City of Boston
 
 
Department of Neighborhood Development
Contact Us
 
City Departments
Middle Income Housing - Builders Information

DESIGN & CONSTRUCTION GUIDANCE
FOR MIHI BUILDERS

 

While the Middle Income Housing Initiative (MIHI) is primarily a market-based program that relies on the builder’s knowledge of construction costs and the needs of the market to make design and construction quality determinations, the Department of Neighborhood Development (DND) has also made commitments to local residents that the housing to be built will be attractive and of good quality. It is for this reason that DND is accepting below-market offers on the land so that builders can invest more in the building and less in the land.

To implement that commitment, DND has two Selection Criteria in all of its Middle Income Initiative Requests For Proposals (RFP) that rank proposals on 1) Design and 2) Construction Quality. To enable builders to produce the most competitive proposal possible, DND offers some guidance on these criteria in the form of the Design Principles and Construction Guidance that follow. These are NOT requirements; they are only suggestions that help builders understand what elements DND considers desirable.

DESIGN PRINCIPLES

The Design comparative evaluation criterion has three key elements: 1) designs that are complementary to the existing site context and residential building types of the immediate neighborhood, 2) designs that offer good architectural details, material finishes and equipment and 3) attractive landscape design. For each of these three, the following explains in more detail what DND is looking for. 

 

“DESIGNS SHOULD BE COMPLEMENTARYto the existing site context and residential building types of the immediate neighborhood. These are infill lots, which in many cases had homes on them in the past, and it is DND’s goal to reknit the community together with designs that reflect the existing streetscape. DND is looking for buildings that are comparable to the dominant styles on the street in terms of height, massing, setbacks, sideyards and architectural style. It is not expected that the new homes are going to duplicate the existing homes, only that they come from similar architectural traditions.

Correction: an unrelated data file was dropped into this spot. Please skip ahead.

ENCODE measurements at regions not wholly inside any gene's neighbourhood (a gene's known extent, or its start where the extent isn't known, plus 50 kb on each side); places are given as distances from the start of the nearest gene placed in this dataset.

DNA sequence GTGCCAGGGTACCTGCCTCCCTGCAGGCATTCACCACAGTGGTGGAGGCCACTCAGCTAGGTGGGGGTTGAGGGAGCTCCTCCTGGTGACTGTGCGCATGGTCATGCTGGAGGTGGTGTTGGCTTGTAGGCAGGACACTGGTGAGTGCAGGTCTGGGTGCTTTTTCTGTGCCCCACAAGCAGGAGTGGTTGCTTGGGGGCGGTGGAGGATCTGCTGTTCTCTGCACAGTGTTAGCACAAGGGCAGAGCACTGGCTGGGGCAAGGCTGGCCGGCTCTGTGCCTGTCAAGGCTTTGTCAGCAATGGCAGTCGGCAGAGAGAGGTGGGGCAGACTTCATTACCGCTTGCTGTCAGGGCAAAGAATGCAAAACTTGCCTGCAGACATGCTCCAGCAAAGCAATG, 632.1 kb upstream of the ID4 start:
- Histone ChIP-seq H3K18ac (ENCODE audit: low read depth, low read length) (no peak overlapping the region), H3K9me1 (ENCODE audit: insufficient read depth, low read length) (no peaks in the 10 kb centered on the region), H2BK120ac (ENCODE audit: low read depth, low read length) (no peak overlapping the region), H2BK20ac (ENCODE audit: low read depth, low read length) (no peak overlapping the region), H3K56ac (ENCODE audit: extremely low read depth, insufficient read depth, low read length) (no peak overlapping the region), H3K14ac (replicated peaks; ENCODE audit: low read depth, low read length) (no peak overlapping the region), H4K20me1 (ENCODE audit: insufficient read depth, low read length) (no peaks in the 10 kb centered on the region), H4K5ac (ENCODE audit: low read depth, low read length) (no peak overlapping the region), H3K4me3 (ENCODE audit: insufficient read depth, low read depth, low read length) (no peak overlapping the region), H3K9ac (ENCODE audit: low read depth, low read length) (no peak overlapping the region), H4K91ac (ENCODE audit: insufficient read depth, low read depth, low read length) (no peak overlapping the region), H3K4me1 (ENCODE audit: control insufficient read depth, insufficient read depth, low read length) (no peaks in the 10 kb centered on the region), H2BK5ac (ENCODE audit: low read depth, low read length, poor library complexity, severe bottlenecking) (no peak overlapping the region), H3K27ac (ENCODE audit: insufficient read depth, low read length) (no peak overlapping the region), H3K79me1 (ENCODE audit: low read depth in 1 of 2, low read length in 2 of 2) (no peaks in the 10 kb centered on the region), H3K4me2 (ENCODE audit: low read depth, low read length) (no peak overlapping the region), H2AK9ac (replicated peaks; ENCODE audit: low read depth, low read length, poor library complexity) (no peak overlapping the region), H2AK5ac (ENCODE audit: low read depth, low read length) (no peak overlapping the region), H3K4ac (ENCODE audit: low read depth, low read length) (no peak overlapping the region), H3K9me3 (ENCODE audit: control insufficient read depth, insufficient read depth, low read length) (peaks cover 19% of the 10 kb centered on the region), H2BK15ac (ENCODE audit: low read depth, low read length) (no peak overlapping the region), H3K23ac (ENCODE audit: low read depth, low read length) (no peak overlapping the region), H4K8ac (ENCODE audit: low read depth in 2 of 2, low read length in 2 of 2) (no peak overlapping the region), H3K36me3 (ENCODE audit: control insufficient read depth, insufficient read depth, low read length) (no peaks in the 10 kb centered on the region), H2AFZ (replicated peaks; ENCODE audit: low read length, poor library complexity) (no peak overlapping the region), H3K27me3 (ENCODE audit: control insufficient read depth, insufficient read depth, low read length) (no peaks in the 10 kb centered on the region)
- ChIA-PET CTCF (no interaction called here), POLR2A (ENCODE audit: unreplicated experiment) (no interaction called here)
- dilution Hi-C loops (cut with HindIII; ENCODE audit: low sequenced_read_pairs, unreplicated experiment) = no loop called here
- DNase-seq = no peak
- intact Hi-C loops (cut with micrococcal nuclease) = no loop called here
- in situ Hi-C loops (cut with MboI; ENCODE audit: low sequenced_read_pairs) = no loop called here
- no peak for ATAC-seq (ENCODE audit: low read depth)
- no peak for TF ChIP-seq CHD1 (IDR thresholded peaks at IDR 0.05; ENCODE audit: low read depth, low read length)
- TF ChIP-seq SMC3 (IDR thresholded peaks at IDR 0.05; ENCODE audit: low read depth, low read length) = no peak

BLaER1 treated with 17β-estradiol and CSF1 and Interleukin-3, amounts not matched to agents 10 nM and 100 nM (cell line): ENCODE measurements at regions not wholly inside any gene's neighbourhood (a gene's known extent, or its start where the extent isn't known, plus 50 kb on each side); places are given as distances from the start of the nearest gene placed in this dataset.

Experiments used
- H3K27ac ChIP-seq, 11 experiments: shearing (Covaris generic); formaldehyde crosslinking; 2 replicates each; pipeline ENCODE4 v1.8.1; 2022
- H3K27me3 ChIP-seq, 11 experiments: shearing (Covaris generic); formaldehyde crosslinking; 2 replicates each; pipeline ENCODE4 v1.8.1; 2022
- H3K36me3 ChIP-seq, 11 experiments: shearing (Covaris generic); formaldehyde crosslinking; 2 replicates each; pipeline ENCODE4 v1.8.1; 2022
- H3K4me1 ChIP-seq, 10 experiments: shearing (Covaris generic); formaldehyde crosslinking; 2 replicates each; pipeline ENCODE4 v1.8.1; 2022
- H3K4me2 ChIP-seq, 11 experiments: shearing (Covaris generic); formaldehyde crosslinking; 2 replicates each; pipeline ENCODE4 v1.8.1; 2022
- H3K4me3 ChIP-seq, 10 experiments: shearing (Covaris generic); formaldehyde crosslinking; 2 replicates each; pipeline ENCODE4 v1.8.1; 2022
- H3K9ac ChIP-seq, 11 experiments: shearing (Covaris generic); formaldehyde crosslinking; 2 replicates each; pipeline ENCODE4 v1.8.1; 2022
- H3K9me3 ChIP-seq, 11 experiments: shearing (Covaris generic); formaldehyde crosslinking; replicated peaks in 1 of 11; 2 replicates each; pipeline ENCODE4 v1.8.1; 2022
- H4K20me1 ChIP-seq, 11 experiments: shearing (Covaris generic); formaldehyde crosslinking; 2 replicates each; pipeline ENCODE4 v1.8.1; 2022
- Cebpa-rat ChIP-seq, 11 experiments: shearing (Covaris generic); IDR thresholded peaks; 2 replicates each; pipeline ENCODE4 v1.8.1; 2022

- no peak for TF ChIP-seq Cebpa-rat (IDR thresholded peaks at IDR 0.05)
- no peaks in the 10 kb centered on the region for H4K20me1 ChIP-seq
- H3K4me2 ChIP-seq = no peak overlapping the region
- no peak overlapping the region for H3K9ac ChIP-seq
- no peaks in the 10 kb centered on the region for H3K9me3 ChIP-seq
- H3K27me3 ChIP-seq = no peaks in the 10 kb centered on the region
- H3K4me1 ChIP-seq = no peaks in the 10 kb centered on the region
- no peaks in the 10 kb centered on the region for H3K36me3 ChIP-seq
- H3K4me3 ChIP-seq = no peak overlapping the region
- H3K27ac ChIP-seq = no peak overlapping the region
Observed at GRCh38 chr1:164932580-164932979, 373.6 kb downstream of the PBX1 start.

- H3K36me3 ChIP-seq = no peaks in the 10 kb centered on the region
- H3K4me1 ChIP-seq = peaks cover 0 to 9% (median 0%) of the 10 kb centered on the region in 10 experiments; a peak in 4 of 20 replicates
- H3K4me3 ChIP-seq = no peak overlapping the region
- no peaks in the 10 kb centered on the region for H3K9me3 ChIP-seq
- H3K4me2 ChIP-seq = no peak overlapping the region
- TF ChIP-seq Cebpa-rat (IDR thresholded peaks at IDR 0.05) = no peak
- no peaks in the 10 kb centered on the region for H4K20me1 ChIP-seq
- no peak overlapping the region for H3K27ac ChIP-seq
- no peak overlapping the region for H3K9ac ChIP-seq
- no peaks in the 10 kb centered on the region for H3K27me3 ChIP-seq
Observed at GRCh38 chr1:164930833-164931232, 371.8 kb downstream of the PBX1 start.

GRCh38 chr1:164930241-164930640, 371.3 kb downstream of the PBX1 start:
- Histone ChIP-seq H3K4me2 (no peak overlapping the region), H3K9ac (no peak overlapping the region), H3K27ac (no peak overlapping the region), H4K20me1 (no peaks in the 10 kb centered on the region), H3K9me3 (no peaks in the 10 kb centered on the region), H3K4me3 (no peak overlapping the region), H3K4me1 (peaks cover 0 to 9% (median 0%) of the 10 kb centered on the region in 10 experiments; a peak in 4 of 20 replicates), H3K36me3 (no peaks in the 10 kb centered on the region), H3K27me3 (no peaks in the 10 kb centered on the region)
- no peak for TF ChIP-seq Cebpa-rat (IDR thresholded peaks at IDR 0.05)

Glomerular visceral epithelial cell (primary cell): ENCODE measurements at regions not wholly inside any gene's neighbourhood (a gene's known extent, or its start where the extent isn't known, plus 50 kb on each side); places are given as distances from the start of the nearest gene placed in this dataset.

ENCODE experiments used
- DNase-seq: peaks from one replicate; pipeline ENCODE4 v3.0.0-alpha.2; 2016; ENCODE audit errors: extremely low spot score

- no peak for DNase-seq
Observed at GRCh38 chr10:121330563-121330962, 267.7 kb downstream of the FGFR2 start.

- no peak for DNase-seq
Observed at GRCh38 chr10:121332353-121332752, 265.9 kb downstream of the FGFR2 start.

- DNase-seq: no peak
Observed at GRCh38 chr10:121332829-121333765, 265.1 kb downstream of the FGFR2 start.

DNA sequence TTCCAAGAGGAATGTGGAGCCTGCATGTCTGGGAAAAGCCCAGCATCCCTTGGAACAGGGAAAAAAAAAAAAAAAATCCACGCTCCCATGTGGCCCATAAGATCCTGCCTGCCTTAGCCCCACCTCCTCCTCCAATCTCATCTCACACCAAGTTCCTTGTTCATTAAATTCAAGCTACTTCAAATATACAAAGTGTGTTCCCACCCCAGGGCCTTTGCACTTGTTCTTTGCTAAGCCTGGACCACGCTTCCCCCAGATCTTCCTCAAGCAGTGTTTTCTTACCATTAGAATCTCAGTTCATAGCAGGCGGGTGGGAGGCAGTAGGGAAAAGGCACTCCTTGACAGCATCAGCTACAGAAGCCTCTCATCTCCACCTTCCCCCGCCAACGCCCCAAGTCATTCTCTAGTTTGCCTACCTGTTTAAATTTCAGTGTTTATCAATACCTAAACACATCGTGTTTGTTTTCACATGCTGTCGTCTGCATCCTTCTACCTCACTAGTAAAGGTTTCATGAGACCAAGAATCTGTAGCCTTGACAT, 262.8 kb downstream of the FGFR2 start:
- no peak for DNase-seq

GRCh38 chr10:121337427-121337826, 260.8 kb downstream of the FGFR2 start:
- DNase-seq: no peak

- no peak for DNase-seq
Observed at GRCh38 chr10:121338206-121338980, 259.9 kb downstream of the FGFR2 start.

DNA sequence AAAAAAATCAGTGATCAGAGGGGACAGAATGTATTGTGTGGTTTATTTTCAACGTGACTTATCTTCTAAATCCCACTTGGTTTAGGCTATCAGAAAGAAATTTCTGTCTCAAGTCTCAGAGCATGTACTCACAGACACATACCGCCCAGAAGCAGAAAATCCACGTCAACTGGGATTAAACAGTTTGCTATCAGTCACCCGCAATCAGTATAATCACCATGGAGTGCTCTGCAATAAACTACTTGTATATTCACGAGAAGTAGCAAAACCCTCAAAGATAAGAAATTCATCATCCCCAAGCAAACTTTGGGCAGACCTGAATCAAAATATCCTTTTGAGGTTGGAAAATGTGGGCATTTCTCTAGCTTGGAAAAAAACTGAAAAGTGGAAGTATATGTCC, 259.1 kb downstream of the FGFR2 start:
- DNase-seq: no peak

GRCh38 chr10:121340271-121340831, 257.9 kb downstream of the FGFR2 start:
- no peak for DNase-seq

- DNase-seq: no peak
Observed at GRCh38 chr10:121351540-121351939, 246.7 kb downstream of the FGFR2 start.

DESIGNS SHOULD EXHIBIT good architectural details, material finishes and equipment ”.Boston has strong tradition of superior architectural details and finishes in its housing stock. Whether it is the iconic triple decker with its cornices and porches, or a Victorian with its complex roofline and decorative windows, or the decorative trim and painting of a simple clapboard façade, these details and finishes are an essential element of Boston’s architectural heritage. DND wants to encourage builders to incorporate some architectural details and finishes like this in their proposals. Decorative trim, clapboard exteriors with well-designed painting schemes, compound rooflines, traditional multi-pane windows, attractive porches and staircases are all good examples the features that best reflect Boston’s architectural traditions.

PROPOSALS SHOULD offer a landscape design that provides a positive visual aesthetic for surrounding residents”. DND has made a commitment to the neighbors that any new development will improve the look of the neighborhood and enhance local property values. The treatment of the yard, fencing and parking areas is an important component of that promise.  DND will be looking for proposals that have front yard landscaping, unobtrusive fencing where necessary, and parking areas that are limited in size and less visible from the street.

CONSTRUCTION GUIDANCE

To enable builders to build efficiently, DND has no hard and fast construction standards other than a prohibition on manufactured housing and a requirement that construction meet or exceed all requirements of the State Building Code.

To encourage builders to offer higher quality than just the minimum required by Code, construction quality is a competitive evaluation factor where the construction quality of each proposal will be ranked relative to the construction quality of competing proposals based on what the builders list on their Construction Quality Statement.  To optimize your ranking, you should list as many construction quality elements that you consider to be above Code that result in a superior finished product for the homebuyer. Examples of such elements  include elevated energy-efficiency (e.g. higher u-value windows, increased insulation R-values) and water conservation strategies as defined in Energy Star for Homes; durability related features such as extended warrantees on the roof and windows; use of clapboard over vinyl for siding; efforts to minimize building conditions that are known to trigger asthma and respiratory problems consistent with healthy homes construction principles and methods; use of any renewable energy strategies or the provision for “solar ready” construction which allows solar electric and solar thermal systems to be easily installed at a later date.

  

 

 

 



 

 

Search:
City Calendar
City Calendar See a listing of upcoming events sponsored by the Department of Neighborhood Development.
 
Text Size: XX-Small Font Size X-Small Font Size Small Font Size

     
Privacy & Security Divider © 2014 City of Boston. All rights reserved.